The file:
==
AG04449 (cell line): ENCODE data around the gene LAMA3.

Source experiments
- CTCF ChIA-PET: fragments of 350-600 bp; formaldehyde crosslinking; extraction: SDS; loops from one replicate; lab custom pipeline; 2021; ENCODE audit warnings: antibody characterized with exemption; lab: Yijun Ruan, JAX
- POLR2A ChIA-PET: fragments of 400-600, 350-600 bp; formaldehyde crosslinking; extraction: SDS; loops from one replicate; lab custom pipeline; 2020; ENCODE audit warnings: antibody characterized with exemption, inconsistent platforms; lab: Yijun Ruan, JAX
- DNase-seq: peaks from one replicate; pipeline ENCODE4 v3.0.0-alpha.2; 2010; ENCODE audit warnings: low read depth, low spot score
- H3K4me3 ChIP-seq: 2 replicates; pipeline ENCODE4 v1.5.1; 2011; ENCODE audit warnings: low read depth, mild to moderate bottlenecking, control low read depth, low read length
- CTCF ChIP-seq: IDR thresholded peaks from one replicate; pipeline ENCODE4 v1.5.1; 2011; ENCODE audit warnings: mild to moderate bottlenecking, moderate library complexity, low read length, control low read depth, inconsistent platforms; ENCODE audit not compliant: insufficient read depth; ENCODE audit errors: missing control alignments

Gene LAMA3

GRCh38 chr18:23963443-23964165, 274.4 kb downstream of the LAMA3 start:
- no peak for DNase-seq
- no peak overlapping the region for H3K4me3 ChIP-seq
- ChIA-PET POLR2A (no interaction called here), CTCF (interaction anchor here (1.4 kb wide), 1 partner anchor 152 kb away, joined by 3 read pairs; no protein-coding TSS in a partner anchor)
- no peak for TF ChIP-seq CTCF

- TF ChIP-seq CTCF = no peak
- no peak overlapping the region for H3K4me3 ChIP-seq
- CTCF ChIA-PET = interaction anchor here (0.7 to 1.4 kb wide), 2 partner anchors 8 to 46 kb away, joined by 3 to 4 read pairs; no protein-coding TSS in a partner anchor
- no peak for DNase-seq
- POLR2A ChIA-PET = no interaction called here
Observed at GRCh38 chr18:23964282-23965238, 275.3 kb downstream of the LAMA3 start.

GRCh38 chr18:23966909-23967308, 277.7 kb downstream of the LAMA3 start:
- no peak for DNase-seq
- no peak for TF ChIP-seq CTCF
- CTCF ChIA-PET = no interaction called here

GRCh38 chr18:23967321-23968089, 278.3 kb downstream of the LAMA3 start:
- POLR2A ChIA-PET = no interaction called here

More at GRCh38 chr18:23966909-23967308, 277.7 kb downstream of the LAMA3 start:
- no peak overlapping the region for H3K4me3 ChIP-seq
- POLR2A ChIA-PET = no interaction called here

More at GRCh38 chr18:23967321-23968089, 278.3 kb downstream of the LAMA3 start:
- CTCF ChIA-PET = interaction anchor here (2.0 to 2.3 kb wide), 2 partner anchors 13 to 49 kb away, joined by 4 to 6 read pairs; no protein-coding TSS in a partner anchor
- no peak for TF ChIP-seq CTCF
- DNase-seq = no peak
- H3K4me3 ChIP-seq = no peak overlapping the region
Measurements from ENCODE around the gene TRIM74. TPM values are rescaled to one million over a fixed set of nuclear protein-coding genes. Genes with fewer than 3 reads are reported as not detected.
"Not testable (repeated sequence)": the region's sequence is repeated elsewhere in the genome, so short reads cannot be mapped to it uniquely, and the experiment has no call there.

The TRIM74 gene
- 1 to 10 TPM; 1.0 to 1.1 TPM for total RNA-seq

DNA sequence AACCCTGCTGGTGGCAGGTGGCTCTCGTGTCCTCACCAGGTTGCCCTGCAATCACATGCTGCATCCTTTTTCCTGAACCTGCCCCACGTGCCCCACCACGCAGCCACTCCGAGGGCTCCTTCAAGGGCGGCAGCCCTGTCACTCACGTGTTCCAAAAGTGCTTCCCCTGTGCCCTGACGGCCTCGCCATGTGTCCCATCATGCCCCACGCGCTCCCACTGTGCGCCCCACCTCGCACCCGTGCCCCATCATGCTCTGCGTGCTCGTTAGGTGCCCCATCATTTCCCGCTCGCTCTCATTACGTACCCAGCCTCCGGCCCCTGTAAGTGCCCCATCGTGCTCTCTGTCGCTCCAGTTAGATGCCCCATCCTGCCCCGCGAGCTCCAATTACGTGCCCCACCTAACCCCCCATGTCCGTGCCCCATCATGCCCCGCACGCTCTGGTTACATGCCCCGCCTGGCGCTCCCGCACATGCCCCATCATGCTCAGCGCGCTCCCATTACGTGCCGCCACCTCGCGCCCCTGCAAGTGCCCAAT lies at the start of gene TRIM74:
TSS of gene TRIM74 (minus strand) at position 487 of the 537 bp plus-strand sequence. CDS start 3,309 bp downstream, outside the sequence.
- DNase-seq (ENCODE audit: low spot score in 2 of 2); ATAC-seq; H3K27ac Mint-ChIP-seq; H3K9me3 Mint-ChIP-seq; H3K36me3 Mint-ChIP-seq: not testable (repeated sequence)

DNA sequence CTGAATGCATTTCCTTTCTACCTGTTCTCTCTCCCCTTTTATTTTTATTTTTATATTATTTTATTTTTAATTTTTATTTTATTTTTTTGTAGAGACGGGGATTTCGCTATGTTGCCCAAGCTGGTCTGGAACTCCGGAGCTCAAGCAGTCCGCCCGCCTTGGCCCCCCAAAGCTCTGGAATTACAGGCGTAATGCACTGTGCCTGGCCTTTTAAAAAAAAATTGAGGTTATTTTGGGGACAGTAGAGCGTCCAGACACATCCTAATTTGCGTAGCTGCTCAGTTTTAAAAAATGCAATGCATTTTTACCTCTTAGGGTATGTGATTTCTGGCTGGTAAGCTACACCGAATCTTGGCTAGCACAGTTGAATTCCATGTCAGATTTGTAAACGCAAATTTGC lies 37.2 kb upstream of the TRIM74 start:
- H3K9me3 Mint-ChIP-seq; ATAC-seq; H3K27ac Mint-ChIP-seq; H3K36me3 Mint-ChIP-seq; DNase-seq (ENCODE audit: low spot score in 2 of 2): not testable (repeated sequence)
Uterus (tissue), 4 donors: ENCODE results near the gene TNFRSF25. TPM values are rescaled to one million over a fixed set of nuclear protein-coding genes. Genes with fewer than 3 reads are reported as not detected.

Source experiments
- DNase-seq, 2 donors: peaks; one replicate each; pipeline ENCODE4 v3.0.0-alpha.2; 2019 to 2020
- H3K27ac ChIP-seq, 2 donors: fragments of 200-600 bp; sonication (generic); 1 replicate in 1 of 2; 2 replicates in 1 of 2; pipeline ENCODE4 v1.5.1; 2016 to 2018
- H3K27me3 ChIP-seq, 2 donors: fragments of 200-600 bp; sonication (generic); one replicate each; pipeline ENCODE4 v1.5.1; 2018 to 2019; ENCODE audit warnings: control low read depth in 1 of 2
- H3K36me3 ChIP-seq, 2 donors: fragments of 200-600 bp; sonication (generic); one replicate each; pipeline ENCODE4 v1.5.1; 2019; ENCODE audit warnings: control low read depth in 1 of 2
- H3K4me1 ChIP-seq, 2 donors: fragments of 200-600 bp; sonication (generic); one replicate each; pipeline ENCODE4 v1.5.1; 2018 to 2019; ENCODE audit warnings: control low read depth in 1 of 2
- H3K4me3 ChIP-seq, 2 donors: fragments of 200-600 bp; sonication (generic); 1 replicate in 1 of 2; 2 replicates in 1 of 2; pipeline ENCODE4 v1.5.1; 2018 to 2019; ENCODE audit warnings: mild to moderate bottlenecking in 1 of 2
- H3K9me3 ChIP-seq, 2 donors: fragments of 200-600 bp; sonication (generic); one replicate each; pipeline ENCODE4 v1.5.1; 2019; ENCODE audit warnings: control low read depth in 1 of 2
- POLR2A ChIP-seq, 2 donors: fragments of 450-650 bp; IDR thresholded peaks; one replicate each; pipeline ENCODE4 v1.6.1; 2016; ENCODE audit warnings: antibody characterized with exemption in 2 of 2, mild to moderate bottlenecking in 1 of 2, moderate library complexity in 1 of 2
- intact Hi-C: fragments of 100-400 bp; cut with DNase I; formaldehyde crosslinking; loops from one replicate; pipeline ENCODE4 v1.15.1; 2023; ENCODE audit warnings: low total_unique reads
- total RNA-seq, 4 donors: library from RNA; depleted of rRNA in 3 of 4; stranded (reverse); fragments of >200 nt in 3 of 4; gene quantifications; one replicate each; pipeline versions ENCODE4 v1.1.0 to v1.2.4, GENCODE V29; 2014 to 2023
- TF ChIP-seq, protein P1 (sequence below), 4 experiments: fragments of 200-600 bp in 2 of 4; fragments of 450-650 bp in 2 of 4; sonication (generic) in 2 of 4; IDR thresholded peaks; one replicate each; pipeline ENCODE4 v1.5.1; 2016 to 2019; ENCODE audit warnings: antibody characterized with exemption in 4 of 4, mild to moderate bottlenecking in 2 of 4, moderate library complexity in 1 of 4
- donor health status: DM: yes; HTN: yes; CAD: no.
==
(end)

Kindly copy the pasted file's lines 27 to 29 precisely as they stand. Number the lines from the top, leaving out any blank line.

- no peak overlapping the region for H3K4me3 ChIP-seq
- POLR2A ChIA-PET = no interaction called here

More at GRCh38 chr18:23967321-23968089, 278.3 kb downstream of the LAMA3 start: